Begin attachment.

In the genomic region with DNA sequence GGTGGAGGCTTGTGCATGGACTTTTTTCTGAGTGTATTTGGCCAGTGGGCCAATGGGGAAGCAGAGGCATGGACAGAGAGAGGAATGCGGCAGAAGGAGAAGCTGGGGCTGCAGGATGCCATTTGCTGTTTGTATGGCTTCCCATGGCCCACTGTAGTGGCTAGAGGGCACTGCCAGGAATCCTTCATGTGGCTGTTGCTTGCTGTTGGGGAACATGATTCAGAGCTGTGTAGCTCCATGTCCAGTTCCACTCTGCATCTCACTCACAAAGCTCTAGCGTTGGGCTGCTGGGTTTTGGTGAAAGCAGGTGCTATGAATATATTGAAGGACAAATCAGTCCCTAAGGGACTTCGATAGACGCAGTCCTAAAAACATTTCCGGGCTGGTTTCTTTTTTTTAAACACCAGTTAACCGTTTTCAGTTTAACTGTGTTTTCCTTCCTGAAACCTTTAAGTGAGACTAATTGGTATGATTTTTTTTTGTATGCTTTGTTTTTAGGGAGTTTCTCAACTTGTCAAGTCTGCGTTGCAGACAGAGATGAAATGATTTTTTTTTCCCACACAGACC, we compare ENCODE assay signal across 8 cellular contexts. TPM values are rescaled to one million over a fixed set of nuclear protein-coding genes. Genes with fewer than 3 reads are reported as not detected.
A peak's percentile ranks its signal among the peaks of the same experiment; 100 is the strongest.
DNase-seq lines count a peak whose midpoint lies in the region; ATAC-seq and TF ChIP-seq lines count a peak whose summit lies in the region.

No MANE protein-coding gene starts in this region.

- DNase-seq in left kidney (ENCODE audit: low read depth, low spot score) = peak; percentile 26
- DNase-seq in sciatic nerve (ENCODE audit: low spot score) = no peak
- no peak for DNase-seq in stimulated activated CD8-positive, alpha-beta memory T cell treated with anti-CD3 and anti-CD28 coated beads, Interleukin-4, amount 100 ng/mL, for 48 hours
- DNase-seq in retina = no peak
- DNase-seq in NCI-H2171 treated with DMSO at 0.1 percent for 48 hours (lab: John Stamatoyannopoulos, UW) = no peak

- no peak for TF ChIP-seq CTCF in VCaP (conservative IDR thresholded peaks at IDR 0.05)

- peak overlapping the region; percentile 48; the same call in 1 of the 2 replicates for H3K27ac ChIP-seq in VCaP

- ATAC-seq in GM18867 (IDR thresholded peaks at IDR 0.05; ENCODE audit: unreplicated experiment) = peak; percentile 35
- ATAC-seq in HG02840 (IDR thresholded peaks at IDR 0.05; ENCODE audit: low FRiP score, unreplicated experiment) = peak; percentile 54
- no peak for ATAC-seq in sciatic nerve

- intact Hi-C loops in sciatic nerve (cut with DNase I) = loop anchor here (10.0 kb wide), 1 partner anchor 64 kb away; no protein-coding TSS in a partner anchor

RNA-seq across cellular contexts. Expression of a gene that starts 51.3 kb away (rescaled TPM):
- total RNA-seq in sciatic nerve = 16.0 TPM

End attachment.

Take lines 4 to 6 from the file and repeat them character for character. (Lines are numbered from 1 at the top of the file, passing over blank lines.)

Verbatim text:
No MANE protein-coding gene starts in this region.

- DNase-seq in left kidney (ENCODE audit: low read depth, low spot score) = peak; percentile 26
- DNase-seq in sciatic nerve (ENCODE audit: low spot score) = no peak